“I saw you at the crossroads… I thought you’d go to King’s Landing,” Bran tells Ayra after their reunion.
“So did I,” she says. And when Sansa asks why Arya would go there, Bran explains, “Cersei’s on her list of names.”
At this point, we should take all of Bran’s inexplicable actions, reactions, and creepy stares as hints at what’s to come. So now we can’t help but read this exchange as foreshadowing that Arya will go to King’s Landing in the three remaining episodes to finally strike Cersei off her list.
Because at the time, Bran said that his visions were all a jumbled, fragmented mess. He seems to have gotten a better grasp on them in Season 8. But back then it’s entirely possible he confused a vision of Arya killing Cersei in King’s Landing in Season 8 with her Season 7 choice to go to Winterfell instead of King’s Landing first.
What’s true is that — like the poetic justice of Littlefinger getting executed by Arya with the very weapon he tried to use to manipulate Bran — the Catspaw Dagger has become a symbol of Arya as the avenging angel of death for House Starks. Since its reintroduction in Season 7, she’s now slain two of her family’s most major enemies with it.
And as we saw in the previews for the upcoming Episode 4, the show is not only going back to King’s Landing but also seemingly returning to the Stark versus Lannister feud that started everything. It’s also notable that in Melisandre’s prophecy, she says that Arya will shut many eyes forever, “brown eyes, blue eyes, green eyes.” Walder Frey had brown eyes. The Night King had blue. And Cersei has green eyes.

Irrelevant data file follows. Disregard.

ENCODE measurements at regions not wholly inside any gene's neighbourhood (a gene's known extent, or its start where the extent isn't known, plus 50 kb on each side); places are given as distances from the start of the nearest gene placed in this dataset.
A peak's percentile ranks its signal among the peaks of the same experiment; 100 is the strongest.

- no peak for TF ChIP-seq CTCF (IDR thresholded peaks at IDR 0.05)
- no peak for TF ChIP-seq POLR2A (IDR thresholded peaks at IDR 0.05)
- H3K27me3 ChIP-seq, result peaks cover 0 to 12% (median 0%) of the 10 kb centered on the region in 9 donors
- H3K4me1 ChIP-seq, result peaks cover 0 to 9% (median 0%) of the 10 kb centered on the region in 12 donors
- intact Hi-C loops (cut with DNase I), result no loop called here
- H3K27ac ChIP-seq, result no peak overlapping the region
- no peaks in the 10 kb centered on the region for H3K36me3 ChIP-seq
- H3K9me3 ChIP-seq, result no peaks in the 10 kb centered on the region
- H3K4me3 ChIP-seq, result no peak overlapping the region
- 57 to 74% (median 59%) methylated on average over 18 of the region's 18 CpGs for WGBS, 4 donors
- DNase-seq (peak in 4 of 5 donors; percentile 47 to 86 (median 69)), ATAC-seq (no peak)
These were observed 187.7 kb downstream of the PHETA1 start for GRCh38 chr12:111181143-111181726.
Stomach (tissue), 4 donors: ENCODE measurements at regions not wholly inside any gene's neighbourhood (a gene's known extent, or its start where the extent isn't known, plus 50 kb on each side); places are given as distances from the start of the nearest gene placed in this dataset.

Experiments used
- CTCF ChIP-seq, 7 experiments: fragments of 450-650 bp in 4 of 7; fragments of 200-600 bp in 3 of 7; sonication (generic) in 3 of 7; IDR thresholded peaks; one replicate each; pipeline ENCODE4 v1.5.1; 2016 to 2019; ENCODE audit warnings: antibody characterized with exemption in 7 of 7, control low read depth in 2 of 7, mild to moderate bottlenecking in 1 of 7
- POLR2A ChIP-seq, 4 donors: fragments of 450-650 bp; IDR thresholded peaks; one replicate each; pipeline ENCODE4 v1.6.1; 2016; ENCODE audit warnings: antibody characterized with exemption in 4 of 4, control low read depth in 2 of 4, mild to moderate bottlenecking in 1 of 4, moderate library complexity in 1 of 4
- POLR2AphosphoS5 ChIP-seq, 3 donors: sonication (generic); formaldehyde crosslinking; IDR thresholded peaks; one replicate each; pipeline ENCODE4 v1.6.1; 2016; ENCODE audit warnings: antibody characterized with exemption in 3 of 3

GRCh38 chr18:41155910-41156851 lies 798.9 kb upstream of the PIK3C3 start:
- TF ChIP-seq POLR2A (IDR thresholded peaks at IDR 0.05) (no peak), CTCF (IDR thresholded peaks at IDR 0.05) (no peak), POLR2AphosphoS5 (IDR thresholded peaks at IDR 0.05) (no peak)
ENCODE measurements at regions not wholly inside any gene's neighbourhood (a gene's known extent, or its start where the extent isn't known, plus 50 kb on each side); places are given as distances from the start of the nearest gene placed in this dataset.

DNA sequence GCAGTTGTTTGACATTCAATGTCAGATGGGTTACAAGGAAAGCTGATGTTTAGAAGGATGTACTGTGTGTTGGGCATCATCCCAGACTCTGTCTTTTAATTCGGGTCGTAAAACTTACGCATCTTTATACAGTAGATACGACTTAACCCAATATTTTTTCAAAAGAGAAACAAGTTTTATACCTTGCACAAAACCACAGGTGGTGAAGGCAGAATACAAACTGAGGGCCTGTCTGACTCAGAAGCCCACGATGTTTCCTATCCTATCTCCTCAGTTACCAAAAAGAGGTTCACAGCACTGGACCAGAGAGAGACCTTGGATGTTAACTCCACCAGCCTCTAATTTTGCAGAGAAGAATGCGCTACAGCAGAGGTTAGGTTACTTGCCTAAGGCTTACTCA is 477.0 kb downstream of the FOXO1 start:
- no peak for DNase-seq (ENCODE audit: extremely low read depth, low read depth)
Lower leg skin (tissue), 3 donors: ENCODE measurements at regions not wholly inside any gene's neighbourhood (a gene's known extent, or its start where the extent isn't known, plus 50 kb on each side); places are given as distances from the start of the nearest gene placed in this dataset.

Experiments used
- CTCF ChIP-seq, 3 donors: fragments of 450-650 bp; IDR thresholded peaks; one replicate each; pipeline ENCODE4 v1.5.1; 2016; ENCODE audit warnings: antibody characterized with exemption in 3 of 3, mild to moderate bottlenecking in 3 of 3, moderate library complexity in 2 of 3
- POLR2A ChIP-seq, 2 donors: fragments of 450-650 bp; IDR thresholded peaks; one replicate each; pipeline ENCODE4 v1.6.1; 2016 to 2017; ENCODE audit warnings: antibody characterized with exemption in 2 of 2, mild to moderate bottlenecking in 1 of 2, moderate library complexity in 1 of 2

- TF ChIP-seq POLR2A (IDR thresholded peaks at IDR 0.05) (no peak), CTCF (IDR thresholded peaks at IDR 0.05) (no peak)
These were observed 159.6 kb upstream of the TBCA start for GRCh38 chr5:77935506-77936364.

Arya killing Cersei with the dagger might ruin the popular theory of Jaime as the valonqar. But don’t forget that Arya can wear anyone’s face, including Cersei’s “little brother” Tyrion or Jaime.
Ultimately, though, Arya doesn’t need to kill Cersei in order to complete the character arc that her list of names represents. Because to cope with the deaths in her family, Arya clung onto that list like her life depended on it. But after staring into the many faces of death with the Faceless Men and coming back home, she has chosen life, love, and family instead of revenge again and again.
The last enemy was death. And Arya conquered death without even needing her list.